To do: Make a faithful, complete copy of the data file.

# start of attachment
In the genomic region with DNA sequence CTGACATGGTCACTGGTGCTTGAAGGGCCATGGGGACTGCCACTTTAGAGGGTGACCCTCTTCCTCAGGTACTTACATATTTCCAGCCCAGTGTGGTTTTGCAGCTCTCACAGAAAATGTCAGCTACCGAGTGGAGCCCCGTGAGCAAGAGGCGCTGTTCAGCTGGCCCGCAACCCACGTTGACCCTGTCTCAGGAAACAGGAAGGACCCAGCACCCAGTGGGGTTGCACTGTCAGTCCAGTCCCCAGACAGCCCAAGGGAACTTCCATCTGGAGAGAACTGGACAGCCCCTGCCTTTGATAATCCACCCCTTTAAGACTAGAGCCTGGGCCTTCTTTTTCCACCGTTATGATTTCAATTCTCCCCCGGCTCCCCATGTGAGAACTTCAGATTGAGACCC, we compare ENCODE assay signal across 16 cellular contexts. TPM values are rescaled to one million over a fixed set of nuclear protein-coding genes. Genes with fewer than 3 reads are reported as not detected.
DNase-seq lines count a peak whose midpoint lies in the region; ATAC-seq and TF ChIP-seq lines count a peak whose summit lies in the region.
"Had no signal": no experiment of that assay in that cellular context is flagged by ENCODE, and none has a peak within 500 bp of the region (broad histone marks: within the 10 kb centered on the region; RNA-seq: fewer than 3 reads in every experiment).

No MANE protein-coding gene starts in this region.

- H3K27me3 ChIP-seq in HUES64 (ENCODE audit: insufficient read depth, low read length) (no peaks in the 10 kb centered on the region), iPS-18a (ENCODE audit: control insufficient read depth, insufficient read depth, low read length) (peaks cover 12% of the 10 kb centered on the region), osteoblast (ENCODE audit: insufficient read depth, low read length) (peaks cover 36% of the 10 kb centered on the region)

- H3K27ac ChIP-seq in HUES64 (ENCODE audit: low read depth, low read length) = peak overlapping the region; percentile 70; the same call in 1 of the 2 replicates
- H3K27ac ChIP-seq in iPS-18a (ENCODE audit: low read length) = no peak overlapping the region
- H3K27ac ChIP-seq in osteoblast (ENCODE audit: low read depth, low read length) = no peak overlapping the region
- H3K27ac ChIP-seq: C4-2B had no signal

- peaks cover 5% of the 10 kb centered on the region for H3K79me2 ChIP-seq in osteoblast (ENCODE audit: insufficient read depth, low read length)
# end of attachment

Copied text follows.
In the genomic region with DNA sequence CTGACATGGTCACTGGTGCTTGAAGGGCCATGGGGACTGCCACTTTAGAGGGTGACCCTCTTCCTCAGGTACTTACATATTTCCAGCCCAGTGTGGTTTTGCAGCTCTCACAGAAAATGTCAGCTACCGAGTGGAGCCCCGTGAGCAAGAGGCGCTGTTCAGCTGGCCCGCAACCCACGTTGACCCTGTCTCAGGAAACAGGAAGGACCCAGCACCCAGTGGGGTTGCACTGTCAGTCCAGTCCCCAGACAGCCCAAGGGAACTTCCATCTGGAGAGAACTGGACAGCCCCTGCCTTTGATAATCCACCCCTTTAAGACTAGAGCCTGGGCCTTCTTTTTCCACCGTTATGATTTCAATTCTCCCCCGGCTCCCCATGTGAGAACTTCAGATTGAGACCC, we compare ENCODE assay signal across 16 cellular contexts. TPM values are rescaled to one million over a fixed set of nuclear protein-coding genes. Genes with fewer than 3 reads are reported as not detected.
DNase-seq lines count a peak whose midpoint lies in the region; ATAC-seq and TF ChIP-seq lines count a peak whose summit lies in the region.
"Had no signal": no experiment of that assay in that cellular context is flagged by ENCODE, and none has a peak within 500 bp of the region (broad histone marks: within the 10 kb centered on the region; RNA-seq: fewer than 3 reads in every experiment).

No MANE protein-coding gene starts in this region.

- H3K27me3 ChIP-seq in HUES64 (ENCODE audit: insufficient read depth, low read length) (no peaks in the 10 kb centered on the region), iPS-18a (ENCODE audit: control insufficient read depth, insufficient read depth, low read length) (peaks cover 12% of the 10 kb centered on the region), osteoblast (ENCODE audit: insufficient read depth, low read length) (peaks cover 36% of the 10 kb centered on the region)

- H3K27ac ChIP-seq in HUES64 (ENCODE audit: low read depth, low read length) = peak overlapping the region; percentile 70; the same call in 1 of the 2 replicates
- H3K27ac ChIP-seq in iPS-18a (ENCODE audit: low read length) = no peak overlapping the region
- H3K27ac ChIP-seq in osteoblast (ENCODE audit: low read depth, low read length) = no peak overlapping the region
- H3K27ac ChIP-seq: C4-2B had no signal

- peaks cover 5% of the 10 kb centered on the region for H3K79me2 ChIP-seq in osteoblast (ENCODE audit: insufficient read depth, low read length)